Projected impact: Disruptive
Timeframe: Within 2 years
Blockchains are distributed ledgers that create a transparent, permanent, and tamper-proof record of transactions with digitalized asset representations. As a technology, the blockchain has a disruptive impact on supply chain management in three main ways:
- it enables transparency in immutable data records that are widely shared yet kept anonymous at the same time,
- smart contracts can reduce manual work, and
- it is a protocol for secure and trustless value exchange that enables interoperability and has the potential to disintermediate the supply chain.
These claims seem impressive, but how is it possible? A blockchain’s technical features are the result of a unique combination of three domains of knowledge: cryptography, distributed networks, and game theory. Cryptographic hash functions secure an immutable trail of data records where it is possible to audit and trace material flows and responsibilities. Cryptography also ensures enables data to be publically shared yet intelligible only to the extent necessary and to those who need it. Distributed networks maintain this data state and ensure that there is not necessarily a central point of influence of failure. Game theory opens up for the ability to design human interaction in these distributed networks to an extent that was never possible before.
The specific way these three domains are combined varies between different blockchains and their suitability are highly context dependent. For instance, some blockchains rely on cryptography to obfuscate transactions, others do not. Some blockchains run on publically distributed networks without any central coordinating authority. Others run on consortium networks. Some run on private networks. Finally, some blockchains utilize mechanism design to incentive certain behaviours and punish others, other blockchains do not as they can rely on established legal systems. This variability between blockchains makes it very hard to clearly define what a blockchain actually is and what its properties are.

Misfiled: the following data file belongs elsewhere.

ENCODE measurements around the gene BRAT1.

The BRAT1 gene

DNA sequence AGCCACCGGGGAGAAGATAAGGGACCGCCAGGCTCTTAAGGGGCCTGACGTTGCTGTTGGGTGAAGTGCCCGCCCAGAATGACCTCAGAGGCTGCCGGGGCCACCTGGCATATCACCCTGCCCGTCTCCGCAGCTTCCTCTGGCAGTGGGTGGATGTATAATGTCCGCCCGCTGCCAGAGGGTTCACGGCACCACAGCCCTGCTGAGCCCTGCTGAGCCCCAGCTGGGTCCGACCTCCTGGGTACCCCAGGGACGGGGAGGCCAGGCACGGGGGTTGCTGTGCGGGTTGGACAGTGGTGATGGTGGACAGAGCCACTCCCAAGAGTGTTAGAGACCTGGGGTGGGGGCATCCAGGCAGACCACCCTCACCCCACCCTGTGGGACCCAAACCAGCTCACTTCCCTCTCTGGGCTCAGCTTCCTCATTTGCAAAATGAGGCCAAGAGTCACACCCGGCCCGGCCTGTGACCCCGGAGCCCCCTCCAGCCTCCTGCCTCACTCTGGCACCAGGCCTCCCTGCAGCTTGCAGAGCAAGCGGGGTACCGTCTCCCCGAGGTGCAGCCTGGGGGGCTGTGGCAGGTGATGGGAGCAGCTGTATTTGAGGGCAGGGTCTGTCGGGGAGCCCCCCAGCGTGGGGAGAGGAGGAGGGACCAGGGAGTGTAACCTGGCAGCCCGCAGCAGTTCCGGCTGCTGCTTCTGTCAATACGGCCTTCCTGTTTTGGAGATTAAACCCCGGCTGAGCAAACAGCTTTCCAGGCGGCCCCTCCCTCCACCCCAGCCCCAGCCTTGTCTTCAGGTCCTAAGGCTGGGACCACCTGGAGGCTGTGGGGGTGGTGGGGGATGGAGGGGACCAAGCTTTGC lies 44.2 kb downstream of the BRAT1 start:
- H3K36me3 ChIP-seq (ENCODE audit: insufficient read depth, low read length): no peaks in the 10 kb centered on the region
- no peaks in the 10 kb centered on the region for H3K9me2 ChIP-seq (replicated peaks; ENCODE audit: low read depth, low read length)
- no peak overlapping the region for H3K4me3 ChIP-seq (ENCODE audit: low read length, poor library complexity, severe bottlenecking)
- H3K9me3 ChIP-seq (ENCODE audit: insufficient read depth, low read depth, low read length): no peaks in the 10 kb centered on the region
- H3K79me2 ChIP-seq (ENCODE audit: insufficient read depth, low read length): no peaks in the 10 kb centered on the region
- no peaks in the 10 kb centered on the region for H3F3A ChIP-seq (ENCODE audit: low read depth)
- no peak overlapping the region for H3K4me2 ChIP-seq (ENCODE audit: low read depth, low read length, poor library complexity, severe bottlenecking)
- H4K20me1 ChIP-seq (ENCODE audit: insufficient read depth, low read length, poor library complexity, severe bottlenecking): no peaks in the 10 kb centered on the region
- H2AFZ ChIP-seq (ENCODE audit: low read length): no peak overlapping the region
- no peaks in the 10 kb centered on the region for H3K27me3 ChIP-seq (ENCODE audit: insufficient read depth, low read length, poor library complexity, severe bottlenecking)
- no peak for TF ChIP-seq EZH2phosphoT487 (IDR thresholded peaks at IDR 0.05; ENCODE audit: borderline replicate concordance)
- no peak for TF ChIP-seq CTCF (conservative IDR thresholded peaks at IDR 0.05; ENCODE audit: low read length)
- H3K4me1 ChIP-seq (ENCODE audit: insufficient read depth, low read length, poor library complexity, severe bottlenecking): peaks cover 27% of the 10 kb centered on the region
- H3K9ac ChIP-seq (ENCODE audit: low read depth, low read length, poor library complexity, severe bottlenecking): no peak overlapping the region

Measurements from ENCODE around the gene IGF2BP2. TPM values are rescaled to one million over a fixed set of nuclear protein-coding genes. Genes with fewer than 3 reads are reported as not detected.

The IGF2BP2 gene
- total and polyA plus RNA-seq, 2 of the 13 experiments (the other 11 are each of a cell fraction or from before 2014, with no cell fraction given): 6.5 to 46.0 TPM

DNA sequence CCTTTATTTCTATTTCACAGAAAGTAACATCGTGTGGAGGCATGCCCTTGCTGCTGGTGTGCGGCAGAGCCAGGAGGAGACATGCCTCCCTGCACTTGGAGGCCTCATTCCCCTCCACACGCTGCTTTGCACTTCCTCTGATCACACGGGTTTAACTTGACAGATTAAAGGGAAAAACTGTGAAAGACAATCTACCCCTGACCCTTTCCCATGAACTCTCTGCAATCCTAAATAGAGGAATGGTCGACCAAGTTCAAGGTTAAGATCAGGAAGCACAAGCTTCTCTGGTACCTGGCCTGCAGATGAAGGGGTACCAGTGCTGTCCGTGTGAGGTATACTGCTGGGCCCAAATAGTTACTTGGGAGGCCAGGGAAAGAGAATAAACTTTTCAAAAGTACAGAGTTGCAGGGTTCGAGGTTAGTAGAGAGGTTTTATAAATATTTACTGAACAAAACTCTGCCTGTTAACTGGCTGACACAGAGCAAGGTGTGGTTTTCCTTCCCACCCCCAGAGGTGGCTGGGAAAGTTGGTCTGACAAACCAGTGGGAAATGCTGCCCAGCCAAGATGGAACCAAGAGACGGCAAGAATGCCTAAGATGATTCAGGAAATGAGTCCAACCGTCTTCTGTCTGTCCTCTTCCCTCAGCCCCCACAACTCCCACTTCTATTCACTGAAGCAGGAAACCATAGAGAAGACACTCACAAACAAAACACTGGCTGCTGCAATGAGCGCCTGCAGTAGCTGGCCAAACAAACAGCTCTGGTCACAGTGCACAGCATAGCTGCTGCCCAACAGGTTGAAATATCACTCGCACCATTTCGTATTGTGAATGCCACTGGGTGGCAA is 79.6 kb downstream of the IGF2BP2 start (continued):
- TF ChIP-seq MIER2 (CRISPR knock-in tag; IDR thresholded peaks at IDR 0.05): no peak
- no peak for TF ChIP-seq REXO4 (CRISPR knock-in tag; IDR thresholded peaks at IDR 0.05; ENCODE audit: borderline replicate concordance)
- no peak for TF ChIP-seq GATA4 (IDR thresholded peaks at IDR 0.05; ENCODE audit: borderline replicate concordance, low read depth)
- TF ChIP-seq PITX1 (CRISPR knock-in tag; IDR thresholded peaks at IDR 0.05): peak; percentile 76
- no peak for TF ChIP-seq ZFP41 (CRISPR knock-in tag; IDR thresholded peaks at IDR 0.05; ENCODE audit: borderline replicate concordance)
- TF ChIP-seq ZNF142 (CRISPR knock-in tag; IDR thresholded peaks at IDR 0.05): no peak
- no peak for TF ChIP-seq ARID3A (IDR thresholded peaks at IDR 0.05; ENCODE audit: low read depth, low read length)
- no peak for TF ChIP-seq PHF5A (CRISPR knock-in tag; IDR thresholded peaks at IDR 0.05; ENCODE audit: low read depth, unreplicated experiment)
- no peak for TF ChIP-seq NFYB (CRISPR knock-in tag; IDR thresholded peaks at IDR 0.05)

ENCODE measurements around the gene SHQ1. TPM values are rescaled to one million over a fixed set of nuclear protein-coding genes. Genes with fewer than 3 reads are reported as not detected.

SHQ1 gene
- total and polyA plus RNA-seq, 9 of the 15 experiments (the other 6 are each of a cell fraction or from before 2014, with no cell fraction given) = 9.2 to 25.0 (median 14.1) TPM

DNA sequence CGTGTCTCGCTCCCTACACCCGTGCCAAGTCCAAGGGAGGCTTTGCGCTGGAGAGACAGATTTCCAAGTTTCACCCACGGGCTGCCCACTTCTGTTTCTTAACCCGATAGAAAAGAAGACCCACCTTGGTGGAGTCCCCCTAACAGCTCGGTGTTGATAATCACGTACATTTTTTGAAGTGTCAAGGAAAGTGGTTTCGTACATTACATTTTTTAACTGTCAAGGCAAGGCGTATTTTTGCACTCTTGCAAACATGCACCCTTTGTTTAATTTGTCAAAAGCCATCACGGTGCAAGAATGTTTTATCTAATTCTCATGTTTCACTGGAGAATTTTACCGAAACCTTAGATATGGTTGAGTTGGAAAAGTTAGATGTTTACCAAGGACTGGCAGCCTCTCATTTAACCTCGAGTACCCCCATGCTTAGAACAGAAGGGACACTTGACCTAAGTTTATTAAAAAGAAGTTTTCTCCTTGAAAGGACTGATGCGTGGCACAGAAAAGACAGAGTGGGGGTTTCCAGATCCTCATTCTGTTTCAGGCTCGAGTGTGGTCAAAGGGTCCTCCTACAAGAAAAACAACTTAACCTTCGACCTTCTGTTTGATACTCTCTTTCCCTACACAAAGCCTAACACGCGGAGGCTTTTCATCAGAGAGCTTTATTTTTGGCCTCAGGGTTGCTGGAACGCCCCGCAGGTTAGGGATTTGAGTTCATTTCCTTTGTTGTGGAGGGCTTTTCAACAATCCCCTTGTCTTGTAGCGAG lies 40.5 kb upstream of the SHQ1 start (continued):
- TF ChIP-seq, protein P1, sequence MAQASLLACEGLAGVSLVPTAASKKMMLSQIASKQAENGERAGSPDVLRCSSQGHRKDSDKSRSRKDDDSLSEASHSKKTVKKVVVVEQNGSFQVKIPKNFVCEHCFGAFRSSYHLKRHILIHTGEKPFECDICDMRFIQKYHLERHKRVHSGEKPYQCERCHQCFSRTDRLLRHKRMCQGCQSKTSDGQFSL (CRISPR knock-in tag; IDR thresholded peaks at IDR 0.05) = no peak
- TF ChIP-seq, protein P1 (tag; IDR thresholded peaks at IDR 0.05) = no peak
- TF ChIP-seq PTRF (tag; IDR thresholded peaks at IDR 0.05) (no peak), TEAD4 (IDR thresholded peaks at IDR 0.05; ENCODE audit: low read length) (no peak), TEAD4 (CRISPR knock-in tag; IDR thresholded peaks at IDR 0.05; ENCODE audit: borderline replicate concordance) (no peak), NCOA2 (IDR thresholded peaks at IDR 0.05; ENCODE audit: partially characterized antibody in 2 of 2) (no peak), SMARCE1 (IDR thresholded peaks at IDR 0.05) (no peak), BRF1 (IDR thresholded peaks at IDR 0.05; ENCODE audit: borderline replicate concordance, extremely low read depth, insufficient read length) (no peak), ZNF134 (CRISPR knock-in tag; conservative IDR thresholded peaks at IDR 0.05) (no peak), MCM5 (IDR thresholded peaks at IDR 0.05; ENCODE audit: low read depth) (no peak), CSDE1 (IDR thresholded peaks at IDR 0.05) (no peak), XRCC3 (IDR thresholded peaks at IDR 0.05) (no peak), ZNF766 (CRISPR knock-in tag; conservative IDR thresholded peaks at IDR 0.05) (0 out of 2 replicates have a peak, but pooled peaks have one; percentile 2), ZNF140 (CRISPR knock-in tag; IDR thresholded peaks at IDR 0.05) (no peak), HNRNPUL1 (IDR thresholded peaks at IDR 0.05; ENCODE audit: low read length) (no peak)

This lack of definitional clarity makes it hard to understand what a blockchain is by simply looking at one specific implementation. The technology allows for an amazing range of customization and offers the ability to design solutions according to preferences in data access and data availability. Although highly customizable, it is important to keep in mind that a blockchain is not some go to solution for distributed databases. The technology works best for situations characterized by low trust, where efficiency is reduced because of intermediaries, and/or where there is a need to establish an auditable trail of goods and material flows.
It is also important to recognize that the technology, disruptive as it may be, is still nascent and rapidly developing.
By Peter Altmann, Chalmers University of Technology, Sweden
Examples from industry
Maersk and IBM:
Port of Rotterdam launches blockchain lab